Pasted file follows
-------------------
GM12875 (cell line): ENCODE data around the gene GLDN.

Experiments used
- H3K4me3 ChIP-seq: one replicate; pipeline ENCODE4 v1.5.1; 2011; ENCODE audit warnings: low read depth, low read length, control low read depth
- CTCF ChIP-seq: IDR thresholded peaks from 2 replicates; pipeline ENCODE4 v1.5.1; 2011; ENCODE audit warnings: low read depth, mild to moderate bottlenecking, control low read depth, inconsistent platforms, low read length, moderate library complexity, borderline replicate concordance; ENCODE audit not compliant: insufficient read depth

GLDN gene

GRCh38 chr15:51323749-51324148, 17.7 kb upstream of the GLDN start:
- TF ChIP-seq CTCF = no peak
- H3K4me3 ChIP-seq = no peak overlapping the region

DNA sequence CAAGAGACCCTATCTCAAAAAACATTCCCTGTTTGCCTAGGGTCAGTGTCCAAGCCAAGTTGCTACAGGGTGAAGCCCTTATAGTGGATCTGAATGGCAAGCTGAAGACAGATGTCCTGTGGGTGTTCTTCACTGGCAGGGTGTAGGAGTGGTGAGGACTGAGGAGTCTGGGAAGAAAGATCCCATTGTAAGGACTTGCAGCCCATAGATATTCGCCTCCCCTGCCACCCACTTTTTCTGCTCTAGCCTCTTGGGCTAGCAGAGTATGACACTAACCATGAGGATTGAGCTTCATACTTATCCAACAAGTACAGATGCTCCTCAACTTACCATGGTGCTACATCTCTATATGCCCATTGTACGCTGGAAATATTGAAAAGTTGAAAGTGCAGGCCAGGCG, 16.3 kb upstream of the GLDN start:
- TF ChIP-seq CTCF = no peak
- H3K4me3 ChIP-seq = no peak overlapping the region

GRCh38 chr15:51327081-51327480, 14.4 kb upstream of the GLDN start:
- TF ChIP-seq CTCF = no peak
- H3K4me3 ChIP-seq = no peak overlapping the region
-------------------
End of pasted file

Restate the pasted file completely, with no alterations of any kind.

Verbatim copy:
GM12875 (cell line): ENCODE data around the gene GLDN.

Experiments used
- H3K4me3 ChIP-seq: one replicate; pipeline ENCODE4 v1.5.1; 2011; ENCODE audit warnings: low read depth, low read length, control low read depth
- CTCF ChIP-seq: IDR thresholded peaks from 2 replicates; pipeline ENCODE4 v1.5.1; 2011; ENCODE audit warnings: low read depth, mild to moderate bottlenecking, control low read depth, inconsistent platforms, low read length, moderate library complexity, borderline replicate concordance; ENCODE audit not compliant: insufficient read depth

GLDN gene

GRCh38 chr15:51323749-51324148, 17.7 kb upstream of the GLDN start:
- TF ChIP-seq CTCF = no peak
- H3K4me3 ChIP-seq = no peak overlapping the region

DNA sequence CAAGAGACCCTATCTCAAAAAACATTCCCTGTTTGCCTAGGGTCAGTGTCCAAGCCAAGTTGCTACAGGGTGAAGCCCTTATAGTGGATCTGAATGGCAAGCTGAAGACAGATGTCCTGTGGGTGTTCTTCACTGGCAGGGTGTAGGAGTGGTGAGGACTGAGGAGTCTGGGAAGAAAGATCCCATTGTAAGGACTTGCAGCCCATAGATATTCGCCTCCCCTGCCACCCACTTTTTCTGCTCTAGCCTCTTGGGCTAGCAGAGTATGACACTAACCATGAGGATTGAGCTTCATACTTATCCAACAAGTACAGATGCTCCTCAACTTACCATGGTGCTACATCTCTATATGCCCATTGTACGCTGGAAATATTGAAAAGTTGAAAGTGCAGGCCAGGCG, 16.3 kb upstream of the GLDN start:
- TF ChIP-seq CTCF = no peak
- H3K4me3 ChIP-seq = no peak overlapping the region

GRCh38 chr15:51327081-51327480, 14.4 kb upstream of the GLDN start:
- TF ChIP-seq CTCF = no peak
- H3K4me3 ChIP-seq = no peak overlapping the region